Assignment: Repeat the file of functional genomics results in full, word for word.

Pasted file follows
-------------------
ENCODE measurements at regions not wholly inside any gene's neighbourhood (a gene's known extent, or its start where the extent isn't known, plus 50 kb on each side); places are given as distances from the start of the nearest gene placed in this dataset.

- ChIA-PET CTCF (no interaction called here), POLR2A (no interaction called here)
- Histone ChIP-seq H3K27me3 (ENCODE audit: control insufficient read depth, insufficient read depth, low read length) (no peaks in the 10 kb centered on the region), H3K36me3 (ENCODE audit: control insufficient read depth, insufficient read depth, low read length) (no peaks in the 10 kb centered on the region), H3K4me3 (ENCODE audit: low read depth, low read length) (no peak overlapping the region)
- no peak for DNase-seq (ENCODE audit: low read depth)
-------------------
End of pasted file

ENCODE measurements at regions not wholly inside any gene's neighbourhood (a gene's known extent, or its start where the extent isn't known, plus 50 kb on each side); places are given as distances from the start of the nearest gene placed in this dataset.

- ChIA-PET CTCF (no interaction called here), POLR2A (no interaction called here)
- Histone ChIP-seq H3K27me3 (ENCODE audit: control insufficient read depth, insufficient read depth, low read length) (no peaks in the 10 kb centered on the region), H3K36me3 (ENCODE audit: control insufficient read depth, insufficient read depth, low read length) (no peaks in the 10 kb centered on the region), H3K4me3 (ENCODE audit: low read depth, low read length) (no peak overlapping the region)
- no peak for DNase-seq (ENCODE audit: low read depth)